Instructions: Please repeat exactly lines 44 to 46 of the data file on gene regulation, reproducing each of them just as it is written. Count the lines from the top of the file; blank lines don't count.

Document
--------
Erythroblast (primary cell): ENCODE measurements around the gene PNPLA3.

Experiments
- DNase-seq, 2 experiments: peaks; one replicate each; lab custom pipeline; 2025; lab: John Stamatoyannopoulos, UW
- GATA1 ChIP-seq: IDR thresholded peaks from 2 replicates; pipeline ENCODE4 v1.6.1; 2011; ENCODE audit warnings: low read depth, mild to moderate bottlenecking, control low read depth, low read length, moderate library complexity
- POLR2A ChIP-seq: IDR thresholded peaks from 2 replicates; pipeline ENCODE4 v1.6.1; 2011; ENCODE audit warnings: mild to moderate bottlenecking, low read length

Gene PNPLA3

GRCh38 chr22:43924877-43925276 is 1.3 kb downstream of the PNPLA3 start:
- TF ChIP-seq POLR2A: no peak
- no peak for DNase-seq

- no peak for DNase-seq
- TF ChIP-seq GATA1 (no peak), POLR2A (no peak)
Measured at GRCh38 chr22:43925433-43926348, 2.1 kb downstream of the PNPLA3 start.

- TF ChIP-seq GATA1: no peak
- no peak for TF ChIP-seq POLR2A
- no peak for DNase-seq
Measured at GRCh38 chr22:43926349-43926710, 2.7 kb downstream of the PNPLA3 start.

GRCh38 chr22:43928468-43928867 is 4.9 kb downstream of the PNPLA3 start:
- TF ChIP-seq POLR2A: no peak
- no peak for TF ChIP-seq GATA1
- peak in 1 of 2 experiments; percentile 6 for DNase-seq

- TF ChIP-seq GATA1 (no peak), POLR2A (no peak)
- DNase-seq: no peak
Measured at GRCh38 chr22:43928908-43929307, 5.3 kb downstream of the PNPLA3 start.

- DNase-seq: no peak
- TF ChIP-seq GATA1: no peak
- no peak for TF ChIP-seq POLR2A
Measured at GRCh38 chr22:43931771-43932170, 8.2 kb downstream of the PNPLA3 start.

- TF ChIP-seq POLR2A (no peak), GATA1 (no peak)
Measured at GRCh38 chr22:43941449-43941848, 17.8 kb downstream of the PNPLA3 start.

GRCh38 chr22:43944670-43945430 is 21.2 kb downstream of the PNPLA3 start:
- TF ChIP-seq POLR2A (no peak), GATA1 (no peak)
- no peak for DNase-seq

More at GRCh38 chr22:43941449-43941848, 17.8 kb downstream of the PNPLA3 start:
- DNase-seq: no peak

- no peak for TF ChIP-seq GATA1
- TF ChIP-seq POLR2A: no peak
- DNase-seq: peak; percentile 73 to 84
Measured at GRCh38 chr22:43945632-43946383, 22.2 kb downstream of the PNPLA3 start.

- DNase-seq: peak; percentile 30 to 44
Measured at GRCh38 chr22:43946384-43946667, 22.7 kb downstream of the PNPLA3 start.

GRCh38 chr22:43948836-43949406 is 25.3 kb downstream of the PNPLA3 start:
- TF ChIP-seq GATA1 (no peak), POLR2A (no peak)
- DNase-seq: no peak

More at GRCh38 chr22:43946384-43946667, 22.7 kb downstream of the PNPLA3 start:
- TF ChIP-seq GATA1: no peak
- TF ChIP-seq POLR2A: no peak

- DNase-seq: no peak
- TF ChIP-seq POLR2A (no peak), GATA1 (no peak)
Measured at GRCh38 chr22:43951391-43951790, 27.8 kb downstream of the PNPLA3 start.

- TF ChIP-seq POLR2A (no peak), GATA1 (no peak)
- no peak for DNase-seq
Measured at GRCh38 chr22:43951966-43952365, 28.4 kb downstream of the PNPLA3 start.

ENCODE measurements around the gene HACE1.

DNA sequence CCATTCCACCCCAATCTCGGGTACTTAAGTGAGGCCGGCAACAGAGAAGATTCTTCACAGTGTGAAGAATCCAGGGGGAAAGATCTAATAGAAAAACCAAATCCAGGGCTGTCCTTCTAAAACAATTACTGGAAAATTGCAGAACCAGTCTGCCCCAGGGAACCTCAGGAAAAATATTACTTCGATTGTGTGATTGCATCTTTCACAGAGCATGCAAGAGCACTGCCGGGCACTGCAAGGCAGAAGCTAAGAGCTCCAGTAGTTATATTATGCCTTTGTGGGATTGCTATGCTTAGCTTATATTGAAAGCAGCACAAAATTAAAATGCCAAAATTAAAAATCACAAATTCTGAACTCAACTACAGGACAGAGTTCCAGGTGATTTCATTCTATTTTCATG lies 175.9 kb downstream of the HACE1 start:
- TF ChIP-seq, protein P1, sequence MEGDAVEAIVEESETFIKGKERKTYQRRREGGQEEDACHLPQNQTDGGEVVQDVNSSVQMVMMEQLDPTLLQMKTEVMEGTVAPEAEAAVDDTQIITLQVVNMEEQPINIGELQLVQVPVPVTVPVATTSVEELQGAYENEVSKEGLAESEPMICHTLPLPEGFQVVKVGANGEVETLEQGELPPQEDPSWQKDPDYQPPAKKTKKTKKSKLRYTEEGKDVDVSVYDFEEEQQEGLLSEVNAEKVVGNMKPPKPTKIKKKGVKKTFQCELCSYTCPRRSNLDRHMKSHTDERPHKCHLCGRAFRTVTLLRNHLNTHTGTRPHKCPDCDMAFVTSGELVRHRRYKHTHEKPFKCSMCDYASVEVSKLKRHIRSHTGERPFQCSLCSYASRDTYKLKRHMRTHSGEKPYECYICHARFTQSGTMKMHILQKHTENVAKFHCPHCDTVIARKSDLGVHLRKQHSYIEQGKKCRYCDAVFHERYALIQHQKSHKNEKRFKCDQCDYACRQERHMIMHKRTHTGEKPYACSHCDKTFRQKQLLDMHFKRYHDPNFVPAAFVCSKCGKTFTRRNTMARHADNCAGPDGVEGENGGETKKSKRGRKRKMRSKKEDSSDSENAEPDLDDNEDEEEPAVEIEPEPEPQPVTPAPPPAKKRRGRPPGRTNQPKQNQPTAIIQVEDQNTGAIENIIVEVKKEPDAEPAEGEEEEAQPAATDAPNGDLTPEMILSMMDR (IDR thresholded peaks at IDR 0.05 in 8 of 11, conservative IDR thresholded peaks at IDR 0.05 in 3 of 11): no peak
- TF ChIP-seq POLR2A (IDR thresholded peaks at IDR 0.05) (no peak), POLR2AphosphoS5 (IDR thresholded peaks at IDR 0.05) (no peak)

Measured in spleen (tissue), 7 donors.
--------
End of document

More at GRCh38 chr22:43946384-43946667, 22.7 kb downstream of the PNPLA3 start:
- TF ChIP-seq GATA1: no peak
- TF ChIP-seq POLR2A: no peak